You can retrieve the status and execution history of an indexer:

GET https://[service name].search.windows.net/indexers/[indexer name]/status?api-version=2017-11-11
api-key: [Search service admin key]

The response contains overall indexer status, the last (or in-progress) indexer invocation, and the history of recent indexer invocations.

{
    "status":"running",
    "lastResult": {
        "status":"success",
        "errorMessage":null,
        "startTime":"2014-11-26T03:37:18.853Z",
        "endTime":"2014-11-26T03:37:19.012Z",
        "errors":[],
        "itemsProcessed":11,
        "itemsFailed":0,
        "initialTrackingState":null,
        "finalTrackingState":null
     },
    "executionHistory":[ {
        "status":"success",
         "errorMessage":null,
        "startTime":"2014-11-26T03:37:18.853Z",
        "endTime":"2014-11-26T03:37:19.012Z",
        "errors":[],
        "itemsProcessed":11,
        "itemsFailed":0,
        "initialTrackingState":null,
        "finalTrackingState":null
    }]
}

Execution history contains up to the 50 most recent completed executions, which are sorted in reverse chronological order (so the latest execution comes first in the response).

Indexing changed documents

The purpose of a data change detection policy is to efficiently identify changed data items. Currently, the only supported policy is the High Water Mark policy using the _ts (timestamp) property provided by Azure Cosmos DB, which is specified as follows:

{
    "@odata.type" : "#Microsoft.Azure.Search.HighWaterMarkChangeDetectionPolicy",
    "highWaterMarkColumnName" : "_ts"
}

Using this policy is highly recommended to ensure good indexer performance.

If you are using a custom query, make sure that the _ts property is projected by the query.

Incremental progress and custom queries

Incremental progress during indexing ensures that if indexer execution is interrupted by transient failures or execution time limit, the indexer can pick up where it left off next time it runs, instead of having to reindex the entire collection from scratch. This is especially important when indexing large collections.

To enable incremental progress when using a custom query, ensure that your query orders the results by the _ts column. This enables periodic check-pointing that Azure Search uses to provide incremental progress in the presence of failures.

In some cases, even if your query contains an ORDER BY [collection alias]._ts clause, Azure Search may not infer that the query is ordered by the _ts. You can tell Azure Search that results are ordered by using the assumeOrderByHighWaterMarkColumn configuration property. To specify this hint, create or update your indexer as follows:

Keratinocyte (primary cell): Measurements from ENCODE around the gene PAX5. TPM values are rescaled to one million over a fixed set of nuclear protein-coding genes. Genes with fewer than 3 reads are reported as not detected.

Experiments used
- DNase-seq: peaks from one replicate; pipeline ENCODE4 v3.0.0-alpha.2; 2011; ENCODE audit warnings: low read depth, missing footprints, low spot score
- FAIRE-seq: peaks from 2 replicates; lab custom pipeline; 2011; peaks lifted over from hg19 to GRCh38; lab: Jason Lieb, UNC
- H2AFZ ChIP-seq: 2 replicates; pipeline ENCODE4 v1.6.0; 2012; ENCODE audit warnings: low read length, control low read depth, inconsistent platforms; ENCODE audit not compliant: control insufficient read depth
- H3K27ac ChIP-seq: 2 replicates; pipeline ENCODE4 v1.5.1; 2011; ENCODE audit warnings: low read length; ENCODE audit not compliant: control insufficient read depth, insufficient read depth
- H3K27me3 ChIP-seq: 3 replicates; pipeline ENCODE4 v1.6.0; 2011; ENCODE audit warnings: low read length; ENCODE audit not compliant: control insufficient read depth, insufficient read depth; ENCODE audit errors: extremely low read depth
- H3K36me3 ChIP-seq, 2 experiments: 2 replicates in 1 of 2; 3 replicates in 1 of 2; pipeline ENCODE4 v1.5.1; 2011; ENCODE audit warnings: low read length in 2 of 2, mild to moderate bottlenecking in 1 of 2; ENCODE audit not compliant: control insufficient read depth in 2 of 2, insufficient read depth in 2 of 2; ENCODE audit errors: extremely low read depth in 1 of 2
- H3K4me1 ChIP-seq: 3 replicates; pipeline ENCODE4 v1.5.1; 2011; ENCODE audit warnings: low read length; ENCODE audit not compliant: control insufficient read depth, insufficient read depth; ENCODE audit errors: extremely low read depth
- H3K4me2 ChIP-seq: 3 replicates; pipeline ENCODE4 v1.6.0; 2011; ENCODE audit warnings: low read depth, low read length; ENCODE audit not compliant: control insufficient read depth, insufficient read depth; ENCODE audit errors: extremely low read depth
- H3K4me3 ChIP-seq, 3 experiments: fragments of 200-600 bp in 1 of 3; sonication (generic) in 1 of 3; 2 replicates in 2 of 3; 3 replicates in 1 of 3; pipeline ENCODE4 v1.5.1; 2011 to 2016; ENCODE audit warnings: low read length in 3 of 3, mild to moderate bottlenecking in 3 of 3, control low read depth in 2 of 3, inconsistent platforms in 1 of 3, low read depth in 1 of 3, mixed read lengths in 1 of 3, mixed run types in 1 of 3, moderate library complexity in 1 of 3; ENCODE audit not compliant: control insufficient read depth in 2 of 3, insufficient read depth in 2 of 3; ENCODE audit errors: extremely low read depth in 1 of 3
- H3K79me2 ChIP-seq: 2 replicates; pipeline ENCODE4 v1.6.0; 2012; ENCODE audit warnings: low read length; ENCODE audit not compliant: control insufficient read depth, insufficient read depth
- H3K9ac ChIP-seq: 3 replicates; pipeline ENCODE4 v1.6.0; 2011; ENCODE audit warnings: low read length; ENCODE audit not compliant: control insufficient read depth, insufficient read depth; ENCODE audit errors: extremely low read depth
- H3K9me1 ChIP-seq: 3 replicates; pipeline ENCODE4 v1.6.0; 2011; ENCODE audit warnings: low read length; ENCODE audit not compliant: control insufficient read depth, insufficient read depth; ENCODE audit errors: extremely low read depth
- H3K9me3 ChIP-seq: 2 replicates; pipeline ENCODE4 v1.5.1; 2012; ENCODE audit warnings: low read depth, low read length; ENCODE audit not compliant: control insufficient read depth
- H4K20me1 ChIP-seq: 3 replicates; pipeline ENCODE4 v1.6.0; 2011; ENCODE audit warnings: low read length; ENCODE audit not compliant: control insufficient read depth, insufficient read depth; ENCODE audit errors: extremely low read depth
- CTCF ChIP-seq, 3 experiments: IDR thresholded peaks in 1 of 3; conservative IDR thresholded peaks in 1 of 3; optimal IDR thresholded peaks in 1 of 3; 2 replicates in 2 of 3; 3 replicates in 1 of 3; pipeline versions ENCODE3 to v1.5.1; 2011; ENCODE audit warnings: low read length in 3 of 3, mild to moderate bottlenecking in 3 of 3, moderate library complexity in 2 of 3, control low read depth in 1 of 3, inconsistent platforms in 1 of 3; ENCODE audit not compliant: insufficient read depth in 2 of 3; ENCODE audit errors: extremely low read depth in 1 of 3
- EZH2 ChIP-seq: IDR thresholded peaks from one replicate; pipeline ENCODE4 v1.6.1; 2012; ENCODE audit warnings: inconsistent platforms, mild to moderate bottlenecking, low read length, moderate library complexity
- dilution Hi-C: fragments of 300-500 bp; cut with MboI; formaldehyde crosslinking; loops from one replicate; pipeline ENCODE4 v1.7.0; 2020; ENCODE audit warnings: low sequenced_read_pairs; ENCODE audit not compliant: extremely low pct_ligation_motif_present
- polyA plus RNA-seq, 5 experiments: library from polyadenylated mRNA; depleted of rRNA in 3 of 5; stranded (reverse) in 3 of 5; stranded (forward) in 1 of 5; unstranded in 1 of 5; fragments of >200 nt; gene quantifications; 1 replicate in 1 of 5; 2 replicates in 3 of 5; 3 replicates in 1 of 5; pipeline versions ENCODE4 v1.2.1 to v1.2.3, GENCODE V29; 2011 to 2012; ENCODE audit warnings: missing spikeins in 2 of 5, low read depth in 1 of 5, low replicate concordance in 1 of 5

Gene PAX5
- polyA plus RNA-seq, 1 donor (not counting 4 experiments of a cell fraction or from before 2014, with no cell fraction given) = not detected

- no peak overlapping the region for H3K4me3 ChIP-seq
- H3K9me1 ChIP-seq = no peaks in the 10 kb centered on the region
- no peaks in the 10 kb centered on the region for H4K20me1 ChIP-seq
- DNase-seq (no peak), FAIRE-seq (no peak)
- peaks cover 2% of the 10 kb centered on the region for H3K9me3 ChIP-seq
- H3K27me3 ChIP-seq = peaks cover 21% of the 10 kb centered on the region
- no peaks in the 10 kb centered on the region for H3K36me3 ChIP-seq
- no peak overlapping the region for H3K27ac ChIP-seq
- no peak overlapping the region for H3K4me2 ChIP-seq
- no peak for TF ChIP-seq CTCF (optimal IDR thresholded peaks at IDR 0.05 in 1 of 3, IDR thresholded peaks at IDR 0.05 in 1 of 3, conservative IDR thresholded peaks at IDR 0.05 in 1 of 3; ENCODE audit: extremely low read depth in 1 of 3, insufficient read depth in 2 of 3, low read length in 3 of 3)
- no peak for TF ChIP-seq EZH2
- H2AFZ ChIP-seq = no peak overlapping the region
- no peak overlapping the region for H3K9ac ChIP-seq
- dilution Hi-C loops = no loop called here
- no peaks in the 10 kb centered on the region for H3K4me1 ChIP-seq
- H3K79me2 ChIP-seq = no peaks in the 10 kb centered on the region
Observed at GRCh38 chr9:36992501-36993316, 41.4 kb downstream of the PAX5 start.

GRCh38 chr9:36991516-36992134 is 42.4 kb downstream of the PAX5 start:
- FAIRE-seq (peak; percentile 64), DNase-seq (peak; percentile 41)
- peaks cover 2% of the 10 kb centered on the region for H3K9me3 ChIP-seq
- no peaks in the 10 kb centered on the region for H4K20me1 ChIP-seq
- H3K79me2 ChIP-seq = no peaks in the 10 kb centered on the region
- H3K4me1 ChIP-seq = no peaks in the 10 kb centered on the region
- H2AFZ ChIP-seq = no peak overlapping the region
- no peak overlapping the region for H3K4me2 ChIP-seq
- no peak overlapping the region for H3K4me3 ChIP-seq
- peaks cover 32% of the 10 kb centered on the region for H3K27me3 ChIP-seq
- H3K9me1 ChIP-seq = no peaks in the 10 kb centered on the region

{
 ... other indexer definition properties
 "parameters" : {
        "configuration" : { "assumeOrderByHighWaterMarkColumn" : true } }
} 

Indexing deleted documents

When rows are deleted from the collection, you normally want to delete those rows from the search index as well. The purpose of a data deletion detection policy is to efficiently identify deleted data items. Currently, the only supported policy is the Soft Delete policy (deletion is marked with a flag of some sort), which is specified as follows:

{
    "@odata.type" : "#Microsoft.Azure.Search.SoftDeleteColumnDeletionDetectionPolicy",
    "softDeleteColumnName" : "the property that specifies whether a document was deleted",
    "softDeleteMarkerValue" : "the value that identifies a document as deleted"
}

If you are using a custom query, make sure that the property referenced by softDeleteColumnName is projected by the query.

The following example creates a data source with a soft-deletion policy:

POST https://[service name].search.windows.net/datasources?api-version=2017-11-11
Content-Type: application/json
api-key: [Search service admin key]

{
    "name": "mydocdbdatasource",
    "type": "documentdb",
    "credentials": {
        "connectionString": "AccountEndpoint=https://myDocDbEndpoint.documents.azure.com;AccountKey=myDocDbAuthKey;Database=myDocDbDatabaseId"
    },
    "container": { "name": "myDocDbCollectionId" },
    "dataChangeDetectionPolicy": {
        "@odata.type": "#Microsoft.Azure.Search.HighWaterMarkChangeDetectionPolicy",
        "highWaterMarkColumnName": "_ts"
    },
    "dataDeletionDetectionPolicy": {
        "@odata.type": "#Microsoft.Azure.Search.SoftDeleteColumnDeletionDetectionPolicy",
        "softDeleteColumnName": "isDeleted",
        "softDeleteMarkerValue": "true"
    }
}

Next steps

Congratulations! You have learned how to integrate Azure Cosmos DB with Azure Search using an indexer.